An administrator was surprised I was allowing my students to do research using Google.
Google is not the same search engine that it was way back in 2005, when the other "more scholarly" databases were "better".
I suggest you read or listen to the book Googled: The End of the World As We Know It, by Ken Aluetta.
Actually there are several things to consider in relationship to education.
First, if we are teaching real world success, everybody Googles. Outside of school, most people don't have access to premium databases. They Google. College students Google. College professors and researchers Google. You and I Google several times per day. These facts make it even more important for students to distinguish between reliable and questionable Google results. (By the way, most Google results are no longer as questionable as they used to be because of second reason below...)
Second, Google's goal is to give the best search results possible, by cataloging the entire Internet, then using "the wisdom of the herd" to determine what is important. They call their data gathering algorithms Page Rank (after founder Page), and it really works. The best results really do come out on top. The more people use Google, the better it gets. Irrelevant results go down the list because nobody clicks them. Relevant links move up because more people find them relevant to their search terms and search history.
Third, Google really has concentrated most of its resources on free search, and wants you to find what you are looking for and get off their site as fast as possible. They have made it easier to find what you are looking for, and have made results more accurate, in order to reach this goal. It can be argued that paid-for databases have the goal to keep you on their site, so you take their results, even if it isn't what you really want and even if it is old info. Their privatized results are biased by the contributors to their sites, who are either paying or getting paid. Google isn't getting paid by anyone they link in a search result - results and placement are not influenced by payment at all. (That is what killed the other search engines.)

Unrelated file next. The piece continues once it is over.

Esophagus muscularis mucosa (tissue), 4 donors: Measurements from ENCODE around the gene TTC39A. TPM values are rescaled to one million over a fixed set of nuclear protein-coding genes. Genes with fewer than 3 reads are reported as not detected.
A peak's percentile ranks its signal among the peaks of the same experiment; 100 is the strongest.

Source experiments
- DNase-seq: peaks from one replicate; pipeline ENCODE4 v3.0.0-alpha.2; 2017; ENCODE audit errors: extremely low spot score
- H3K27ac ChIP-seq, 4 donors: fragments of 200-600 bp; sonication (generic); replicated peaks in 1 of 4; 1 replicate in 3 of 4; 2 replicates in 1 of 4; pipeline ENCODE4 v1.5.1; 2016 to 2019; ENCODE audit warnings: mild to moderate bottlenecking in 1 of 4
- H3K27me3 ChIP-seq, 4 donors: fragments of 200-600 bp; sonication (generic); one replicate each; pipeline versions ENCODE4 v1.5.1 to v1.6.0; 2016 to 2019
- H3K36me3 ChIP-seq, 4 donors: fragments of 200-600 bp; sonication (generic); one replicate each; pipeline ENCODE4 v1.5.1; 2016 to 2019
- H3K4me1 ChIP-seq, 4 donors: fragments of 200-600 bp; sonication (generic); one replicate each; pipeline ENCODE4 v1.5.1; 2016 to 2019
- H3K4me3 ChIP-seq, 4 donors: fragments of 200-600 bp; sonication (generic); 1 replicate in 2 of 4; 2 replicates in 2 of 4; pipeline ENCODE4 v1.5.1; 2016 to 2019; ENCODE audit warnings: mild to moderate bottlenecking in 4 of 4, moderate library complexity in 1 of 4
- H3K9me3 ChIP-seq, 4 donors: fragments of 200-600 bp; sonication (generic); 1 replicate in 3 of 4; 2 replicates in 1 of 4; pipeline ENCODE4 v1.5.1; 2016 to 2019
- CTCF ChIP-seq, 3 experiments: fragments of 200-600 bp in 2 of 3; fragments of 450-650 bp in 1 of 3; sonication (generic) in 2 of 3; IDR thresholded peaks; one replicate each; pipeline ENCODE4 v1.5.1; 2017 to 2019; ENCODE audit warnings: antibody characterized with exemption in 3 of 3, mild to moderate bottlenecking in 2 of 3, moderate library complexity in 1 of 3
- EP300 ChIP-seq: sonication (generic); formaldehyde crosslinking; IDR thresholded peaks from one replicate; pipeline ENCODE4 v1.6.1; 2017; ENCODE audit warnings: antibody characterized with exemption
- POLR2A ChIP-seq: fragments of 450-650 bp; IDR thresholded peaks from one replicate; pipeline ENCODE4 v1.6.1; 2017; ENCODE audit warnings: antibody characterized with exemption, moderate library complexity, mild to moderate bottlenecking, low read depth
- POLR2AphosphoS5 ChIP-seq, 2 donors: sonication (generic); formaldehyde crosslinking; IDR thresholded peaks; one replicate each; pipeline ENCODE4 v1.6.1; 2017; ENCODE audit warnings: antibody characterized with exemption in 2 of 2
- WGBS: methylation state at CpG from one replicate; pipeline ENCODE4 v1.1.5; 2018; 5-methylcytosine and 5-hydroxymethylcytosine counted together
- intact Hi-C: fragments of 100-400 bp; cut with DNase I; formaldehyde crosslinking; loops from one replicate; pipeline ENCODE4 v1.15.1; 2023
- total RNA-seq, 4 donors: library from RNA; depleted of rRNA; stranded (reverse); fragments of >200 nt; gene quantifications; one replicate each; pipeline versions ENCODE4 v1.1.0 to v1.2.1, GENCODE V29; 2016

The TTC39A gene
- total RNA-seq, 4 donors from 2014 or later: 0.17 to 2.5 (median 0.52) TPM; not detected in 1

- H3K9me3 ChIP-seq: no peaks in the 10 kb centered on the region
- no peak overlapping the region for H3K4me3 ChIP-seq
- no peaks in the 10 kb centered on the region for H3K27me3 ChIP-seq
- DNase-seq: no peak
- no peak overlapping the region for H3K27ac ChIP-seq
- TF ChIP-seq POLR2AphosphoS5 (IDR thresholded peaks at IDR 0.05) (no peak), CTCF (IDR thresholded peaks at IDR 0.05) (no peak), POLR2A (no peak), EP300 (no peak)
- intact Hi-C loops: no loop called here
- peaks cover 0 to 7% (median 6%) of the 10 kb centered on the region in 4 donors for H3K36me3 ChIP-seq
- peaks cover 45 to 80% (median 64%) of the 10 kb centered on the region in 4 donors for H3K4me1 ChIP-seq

Fourth, Google has Google Scholar, Google Books, Google News, images and videos - all accessible by a single search. Can any paid-for database match that? Even the ads served by Google, since they are unobtrusive and contextual, can aid a search result.
Finally, we are in a budget crisis. Stop paying for databases and online reference sources, unless they are obtained via grant funds.
So when the administrator said today, Mr. G., they are Googling! I have to say, especially for a 9th grade special needs class with many students that claim to never have written a multiple page report, yes they are Googling - and it is good.